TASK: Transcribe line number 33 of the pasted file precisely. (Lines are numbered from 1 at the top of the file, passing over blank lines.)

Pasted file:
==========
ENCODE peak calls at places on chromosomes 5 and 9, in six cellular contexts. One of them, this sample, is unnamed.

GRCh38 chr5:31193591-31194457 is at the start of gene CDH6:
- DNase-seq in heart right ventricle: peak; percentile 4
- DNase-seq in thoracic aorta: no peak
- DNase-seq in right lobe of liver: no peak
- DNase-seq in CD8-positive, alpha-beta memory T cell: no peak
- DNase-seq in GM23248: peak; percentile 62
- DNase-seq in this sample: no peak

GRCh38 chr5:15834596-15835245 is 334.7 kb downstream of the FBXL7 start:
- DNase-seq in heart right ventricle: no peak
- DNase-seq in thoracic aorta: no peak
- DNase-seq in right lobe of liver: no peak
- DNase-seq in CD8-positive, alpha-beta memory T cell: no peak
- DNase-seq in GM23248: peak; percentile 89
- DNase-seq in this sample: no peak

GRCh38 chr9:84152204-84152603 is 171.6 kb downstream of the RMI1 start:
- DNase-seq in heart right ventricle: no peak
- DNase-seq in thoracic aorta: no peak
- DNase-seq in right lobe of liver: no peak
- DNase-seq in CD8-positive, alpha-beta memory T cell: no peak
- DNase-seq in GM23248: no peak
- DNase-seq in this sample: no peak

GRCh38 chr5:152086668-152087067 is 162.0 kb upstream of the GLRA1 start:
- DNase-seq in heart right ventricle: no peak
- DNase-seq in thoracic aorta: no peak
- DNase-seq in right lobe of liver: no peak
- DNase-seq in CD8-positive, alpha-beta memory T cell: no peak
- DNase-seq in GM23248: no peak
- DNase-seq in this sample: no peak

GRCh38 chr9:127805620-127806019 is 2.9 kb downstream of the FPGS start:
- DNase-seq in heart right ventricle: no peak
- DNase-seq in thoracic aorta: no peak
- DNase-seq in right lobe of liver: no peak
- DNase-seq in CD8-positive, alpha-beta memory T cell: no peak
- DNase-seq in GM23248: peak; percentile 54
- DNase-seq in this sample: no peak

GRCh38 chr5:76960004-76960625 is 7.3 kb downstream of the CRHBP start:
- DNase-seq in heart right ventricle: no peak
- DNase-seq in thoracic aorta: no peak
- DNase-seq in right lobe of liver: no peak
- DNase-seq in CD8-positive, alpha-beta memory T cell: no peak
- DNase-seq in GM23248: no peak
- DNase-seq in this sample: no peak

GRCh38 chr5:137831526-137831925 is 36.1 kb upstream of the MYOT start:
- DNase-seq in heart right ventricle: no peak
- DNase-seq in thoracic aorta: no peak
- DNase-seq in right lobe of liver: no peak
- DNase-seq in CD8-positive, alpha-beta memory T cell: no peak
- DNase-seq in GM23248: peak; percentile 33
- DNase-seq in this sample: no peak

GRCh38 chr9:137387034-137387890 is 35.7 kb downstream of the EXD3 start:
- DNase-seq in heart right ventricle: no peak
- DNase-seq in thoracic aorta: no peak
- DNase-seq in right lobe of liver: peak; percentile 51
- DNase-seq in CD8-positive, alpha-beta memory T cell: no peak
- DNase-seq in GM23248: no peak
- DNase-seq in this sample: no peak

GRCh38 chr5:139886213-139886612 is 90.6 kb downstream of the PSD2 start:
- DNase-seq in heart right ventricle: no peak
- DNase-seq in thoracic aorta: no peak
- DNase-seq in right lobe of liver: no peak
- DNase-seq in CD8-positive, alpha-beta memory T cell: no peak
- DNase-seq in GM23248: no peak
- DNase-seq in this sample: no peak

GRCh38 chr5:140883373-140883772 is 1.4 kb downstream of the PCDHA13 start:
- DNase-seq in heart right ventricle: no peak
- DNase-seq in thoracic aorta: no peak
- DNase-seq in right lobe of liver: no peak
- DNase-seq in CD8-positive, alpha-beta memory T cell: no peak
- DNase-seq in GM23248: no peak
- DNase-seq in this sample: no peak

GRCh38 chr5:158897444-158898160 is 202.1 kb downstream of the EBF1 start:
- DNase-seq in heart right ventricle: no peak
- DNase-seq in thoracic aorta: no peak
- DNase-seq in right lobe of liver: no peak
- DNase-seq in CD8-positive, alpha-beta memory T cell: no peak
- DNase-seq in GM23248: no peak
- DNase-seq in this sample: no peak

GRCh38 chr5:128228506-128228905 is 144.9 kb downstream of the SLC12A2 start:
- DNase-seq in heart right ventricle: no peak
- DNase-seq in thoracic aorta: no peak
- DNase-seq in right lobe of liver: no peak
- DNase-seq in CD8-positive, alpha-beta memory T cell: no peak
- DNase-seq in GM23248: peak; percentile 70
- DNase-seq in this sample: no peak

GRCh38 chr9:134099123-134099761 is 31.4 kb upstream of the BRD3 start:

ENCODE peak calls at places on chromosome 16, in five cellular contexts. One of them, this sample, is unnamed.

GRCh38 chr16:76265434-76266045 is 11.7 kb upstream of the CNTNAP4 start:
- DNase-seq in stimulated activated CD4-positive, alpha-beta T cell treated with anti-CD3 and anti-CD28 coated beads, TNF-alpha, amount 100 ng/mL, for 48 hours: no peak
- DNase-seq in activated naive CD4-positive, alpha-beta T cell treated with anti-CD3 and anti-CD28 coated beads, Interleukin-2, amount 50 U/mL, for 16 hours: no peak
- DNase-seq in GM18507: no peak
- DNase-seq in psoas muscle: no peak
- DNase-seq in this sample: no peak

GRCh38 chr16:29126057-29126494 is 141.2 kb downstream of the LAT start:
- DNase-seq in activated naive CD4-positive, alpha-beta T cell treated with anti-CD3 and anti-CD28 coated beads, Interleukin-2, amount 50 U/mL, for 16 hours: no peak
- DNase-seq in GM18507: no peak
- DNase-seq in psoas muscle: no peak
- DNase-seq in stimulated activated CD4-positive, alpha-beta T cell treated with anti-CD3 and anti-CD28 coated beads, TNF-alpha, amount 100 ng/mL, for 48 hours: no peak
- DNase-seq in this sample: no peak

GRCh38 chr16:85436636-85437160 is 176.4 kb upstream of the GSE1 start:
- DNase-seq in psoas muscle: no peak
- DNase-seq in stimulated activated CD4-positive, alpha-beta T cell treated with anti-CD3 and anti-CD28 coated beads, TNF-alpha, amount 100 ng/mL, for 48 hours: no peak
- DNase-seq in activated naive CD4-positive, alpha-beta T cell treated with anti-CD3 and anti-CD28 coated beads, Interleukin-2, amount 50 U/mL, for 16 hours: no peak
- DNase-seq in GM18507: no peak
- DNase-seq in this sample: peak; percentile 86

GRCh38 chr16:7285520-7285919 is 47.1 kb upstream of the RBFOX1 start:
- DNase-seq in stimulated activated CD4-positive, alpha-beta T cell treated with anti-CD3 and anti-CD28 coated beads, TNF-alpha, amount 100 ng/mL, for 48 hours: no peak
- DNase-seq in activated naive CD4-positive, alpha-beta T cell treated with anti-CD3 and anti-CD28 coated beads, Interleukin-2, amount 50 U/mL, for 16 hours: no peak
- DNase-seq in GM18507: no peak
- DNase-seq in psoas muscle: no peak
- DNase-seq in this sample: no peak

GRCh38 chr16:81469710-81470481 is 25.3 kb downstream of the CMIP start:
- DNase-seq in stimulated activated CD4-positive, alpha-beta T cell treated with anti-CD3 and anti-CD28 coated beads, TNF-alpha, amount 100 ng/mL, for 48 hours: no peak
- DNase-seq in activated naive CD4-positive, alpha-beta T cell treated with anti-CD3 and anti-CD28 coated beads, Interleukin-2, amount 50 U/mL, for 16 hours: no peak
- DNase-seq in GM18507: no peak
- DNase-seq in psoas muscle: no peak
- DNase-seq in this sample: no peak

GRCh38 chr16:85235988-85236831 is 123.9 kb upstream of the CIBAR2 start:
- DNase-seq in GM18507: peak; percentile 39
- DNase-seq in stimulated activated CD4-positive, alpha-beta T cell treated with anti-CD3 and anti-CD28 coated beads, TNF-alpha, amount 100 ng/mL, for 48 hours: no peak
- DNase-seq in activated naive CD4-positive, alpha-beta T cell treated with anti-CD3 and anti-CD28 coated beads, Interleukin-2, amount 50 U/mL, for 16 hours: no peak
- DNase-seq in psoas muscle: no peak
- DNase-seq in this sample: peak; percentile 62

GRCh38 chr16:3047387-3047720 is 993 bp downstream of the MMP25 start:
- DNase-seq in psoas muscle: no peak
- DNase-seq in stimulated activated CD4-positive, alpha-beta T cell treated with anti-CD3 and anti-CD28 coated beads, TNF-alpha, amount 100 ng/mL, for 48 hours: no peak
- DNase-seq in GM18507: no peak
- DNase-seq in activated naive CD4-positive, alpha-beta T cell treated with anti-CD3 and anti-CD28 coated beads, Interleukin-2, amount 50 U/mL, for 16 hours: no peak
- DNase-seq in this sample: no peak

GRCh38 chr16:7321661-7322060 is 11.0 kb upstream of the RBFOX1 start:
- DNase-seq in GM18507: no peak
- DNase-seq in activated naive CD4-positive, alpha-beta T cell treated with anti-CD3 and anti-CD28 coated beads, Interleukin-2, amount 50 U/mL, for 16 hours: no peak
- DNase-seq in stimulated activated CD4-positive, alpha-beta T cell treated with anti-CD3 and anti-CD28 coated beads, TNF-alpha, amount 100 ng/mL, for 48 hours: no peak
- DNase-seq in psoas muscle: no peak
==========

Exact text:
- DNase-seq in right lobe of liver: no peak